Embodiments of the present invention provide an adjustable first extension bar disposed between the rear foot pad and a front foot pad. The adjustable first extension bar allows for the width of a batter's stance to be adjusted for each batter. The front foot pad may include an adjustable attachment assembly allowing the front foot pad to be adjusted in front of or behind a linear path formed by the first extension bar. The adjustable assembly allows the device to accommodate open and closed stances for more advance training techniques. Embodiments having a first extension bar may also have a second extension bar extending between the front food pad and a stride pad. The second extension bar may lie along the linear path of the first extension bar such that the device has a single linear path between the rear foot pad and the stride pad, with the front foot pad adjustable out of the linear path. The second extension bar may be adjustable allowing the distance between the front foot pad and the stride pad to be adjusted to accommodate different stride lengths. Embodiments may not have a stride pad.

Embodiments of the present invention may have a main rail having a rear foot pad assembly attached at a first end of the main rail and a front foot pad assembly adjustably attached along the length of the main rail. The front foot pad assembly may be configured to slide along the main rail into a desired distance from the rear foot pad assembly and then lock into place via one or more pins. The front foot pad assembly may allow for arced rotation of a front foot pad relative to the main rail and may be locked into place via one or more pins. Embodiments of the present invention may include a stride pad assembly configured to slide along the main rail and lock into place via pins. The stride pad assembly may be configured to abut the front foot pad assembly.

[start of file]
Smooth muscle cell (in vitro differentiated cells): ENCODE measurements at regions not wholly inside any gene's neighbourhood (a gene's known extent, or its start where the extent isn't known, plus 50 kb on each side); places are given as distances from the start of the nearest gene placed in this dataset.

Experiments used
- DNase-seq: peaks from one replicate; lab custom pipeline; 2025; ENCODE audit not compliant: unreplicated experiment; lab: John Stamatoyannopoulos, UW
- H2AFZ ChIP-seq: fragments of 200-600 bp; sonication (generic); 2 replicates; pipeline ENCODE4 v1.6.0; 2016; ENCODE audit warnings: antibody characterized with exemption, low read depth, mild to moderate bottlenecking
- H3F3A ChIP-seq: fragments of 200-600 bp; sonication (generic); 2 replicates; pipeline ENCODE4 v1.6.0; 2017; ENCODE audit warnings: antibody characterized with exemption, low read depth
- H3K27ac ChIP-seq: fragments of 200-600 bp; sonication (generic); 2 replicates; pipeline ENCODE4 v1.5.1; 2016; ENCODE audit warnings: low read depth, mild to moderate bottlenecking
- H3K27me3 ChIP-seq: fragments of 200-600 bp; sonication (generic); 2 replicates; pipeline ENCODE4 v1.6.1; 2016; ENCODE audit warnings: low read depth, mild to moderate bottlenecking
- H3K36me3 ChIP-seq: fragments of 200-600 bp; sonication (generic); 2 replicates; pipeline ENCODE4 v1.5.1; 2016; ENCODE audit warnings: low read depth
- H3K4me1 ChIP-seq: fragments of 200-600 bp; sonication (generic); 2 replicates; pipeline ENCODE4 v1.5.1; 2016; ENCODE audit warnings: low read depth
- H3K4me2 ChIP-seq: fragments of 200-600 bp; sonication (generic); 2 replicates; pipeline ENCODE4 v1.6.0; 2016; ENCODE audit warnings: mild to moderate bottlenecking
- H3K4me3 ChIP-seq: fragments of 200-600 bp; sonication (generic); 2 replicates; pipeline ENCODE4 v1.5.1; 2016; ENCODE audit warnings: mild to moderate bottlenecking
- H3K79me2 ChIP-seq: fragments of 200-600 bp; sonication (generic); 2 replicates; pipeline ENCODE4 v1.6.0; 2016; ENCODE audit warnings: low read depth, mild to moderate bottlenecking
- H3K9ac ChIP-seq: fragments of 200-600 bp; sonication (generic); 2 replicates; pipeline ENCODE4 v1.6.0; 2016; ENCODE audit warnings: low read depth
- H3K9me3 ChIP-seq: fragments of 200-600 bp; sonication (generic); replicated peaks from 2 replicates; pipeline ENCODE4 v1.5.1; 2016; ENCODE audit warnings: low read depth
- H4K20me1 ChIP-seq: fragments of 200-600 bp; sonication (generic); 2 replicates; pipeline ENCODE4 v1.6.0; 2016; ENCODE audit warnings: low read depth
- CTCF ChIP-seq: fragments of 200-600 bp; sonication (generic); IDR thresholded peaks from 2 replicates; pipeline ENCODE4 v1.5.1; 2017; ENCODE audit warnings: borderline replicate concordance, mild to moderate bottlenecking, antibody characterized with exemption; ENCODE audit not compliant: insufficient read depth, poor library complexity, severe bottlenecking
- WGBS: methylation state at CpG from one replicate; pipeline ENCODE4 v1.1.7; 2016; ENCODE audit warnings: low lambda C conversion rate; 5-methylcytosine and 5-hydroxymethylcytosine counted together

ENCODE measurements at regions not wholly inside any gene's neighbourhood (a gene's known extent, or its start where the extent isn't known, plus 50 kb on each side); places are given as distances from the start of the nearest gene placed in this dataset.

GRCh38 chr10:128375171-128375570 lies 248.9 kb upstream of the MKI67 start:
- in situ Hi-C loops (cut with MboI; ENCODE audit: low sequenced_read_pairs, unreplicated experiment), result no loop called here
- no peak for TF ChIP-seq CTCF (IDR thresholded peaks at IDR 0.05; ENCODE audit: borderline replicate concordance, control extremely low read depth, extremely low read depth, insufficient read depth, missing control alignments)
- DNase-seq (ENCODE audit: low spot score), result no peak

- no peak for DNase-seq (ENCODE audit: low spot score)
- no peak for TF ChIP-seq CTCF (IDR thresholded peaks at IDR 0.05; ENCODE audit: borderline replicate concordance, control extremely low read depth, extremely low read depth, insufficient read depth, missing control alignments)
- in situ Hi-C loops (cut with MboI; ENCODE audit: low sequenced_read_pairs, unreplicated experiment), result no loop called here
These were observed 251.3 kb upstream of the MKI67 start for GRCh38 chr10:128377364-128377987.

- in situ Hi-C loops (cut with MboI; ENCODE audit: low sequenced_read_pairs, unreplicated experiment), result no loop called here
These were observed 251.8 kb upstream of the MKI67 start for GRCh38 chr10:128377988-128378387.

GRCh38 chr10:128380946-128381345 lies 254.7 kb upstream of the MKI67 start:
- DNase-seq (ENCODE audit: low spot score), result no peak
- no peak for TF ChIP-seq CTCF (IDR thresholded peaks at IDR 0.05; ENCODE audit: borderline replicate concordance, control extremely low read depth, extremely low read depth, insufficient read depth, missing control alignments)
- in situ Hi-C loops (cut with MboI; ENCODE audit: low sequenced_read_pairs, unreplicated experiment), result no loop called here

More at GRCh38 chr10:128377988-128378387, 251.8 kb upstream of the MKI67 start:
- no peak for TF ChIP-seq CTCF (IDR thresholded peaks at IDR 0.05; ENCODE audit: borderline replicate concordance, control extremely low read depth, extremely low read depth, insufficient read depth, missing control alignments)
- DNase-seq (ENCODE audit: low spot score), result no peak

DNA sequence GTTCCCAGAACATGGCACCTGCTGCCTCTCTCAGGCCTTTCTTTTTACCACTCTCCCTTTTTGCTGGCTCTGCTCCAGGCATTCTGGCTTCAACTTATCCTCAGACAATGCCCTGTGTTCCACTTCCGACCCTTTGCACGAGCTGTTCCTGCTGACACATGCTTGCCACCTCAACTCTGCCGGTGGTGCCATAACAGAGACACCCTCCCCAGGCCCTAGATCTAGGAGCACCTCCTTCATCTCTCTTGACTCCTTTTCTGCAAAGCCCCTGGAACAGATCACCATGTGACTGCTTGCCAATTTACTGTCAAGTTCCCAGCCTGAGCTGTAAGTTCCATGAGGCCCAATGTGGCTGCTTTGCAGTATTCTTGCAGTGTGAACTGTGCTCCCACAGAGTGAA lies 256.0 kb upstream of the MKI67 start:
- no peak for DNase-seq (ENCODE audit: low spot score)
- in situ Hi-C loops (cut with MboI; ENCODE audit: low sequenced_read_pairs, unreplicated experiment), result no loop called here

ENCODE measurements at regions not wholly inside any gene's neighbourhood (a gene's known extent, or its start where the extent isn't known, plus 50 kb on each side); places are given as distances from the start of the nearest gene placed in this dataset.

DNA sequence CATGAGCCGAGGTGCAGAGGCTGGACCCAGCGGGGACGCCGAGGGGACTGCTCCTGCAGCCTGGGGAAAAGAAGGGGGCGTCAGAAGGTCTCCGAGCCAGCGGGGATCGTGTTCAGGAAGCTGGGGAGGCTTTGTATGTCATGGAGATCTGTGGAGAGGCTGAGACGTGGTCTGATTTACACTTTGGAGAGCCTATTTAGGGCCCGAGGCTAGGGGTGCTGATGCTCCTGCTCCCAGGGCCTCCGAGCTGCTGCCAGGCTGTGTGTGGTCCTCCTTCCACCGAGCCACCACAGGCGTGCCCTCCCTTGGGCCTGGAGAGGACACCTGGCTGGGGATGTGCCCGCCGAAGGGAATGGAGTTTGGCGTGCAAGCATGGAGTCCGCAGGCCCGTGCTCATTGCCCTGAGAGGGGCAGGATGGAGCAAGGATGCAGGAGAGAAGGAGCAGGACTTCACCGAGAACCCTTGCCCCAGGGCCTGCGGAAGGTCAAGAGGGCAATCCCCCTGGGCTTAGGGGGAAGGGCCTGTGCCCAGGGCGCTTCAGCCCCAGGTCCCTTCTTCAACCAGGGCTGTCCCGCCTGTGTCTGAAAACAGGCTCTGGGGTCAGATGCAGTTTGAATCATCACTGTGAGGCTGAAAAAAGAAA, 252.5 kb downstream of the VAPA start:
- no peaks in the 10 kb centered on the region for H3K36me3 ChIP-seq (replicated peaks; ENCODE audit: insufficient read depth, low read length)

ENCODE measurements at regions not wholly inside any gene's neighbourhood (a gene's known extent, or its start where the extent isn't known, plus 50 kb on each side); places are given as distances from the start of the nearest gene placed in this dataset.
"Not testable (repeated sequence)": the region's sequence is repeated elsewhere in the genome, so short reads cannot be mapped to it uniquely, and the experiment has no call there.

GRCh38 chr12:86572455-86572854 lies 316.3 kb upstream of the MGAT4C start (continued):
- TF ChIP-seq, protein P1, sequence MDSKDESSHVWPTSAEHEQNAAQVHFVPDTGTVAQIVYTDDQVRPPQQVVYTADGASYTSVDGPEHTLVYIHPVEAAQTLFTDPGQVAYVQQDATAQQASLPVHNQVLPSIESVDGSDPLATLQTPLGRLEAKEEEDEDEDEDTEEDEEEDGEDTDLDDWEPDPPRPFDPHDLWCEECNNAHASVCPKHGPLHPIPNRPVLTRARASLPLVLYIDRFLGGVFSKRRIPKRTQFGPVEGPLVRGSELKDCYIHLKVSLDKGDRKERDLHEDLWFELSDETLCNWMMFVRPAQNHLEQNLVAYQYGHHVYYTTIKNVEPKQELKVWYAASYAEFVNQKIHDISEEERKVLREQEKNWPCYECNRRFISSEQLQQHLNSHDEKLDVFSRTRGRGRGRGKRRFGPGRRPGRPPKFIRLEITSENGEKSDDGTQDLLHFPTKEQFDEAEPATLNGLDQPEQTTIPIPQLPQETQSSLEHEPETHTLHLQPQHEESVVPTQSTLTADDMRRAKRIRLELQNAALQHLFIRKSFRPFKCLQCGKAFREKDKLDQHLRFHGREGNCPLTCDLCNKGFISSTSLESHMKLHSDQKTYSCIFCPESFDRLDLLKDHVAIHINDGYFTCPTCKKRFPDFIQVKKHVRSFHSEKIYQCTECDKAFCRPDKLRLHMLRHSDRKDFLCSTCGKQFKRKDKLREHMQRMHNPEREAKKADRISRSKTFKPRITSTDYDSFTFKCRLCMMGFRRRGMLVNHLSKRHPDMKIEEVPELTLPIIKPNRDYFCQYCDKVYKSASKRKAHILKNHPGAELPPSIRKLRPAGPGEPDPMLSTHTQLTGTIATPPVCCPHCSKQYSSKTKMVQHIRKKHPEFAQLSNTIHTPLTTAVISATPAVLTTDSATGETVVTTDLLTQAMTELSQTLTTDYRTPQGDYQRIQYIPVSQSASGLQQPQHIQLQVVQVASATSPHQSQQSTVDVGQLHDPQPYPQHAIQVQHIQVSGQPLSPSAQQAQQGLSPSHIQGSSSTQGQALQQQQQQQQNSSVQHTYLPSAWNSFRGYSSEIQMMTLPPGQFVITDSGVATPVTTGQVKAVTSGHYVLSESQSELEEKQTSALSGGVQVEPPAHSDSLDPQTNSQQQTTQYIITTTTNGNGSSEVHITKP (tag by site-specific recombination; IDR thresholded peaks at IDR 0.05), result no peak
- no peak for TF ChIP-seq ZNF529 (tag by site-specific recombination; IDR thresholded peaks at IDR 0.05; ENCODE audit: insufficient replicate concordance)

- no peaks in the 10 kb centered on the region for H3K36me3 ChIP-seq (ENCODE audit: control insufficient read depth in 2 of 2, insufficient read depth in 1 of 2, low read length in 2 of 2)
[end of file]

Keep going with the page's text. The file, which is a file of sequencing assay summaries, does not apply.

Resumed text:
Embodiments of the present invention provide a batting training device having a rear foot pad, a front foot pad and a stride pad disposed on a main rail. The rear foot pad may have one or more release points configured to allow a batter to rotate upon the ball of the rear foot during a batting swing. The front foot pad may be adjustable allowing for the device to be set up for an open stance, a neutral stance, a closed stance, or any adjusted location between said stances. The open stance configuration may allow a batter to stand with the front foot closer to either first base or third base while aligning a stride pad directly towards a pitcher.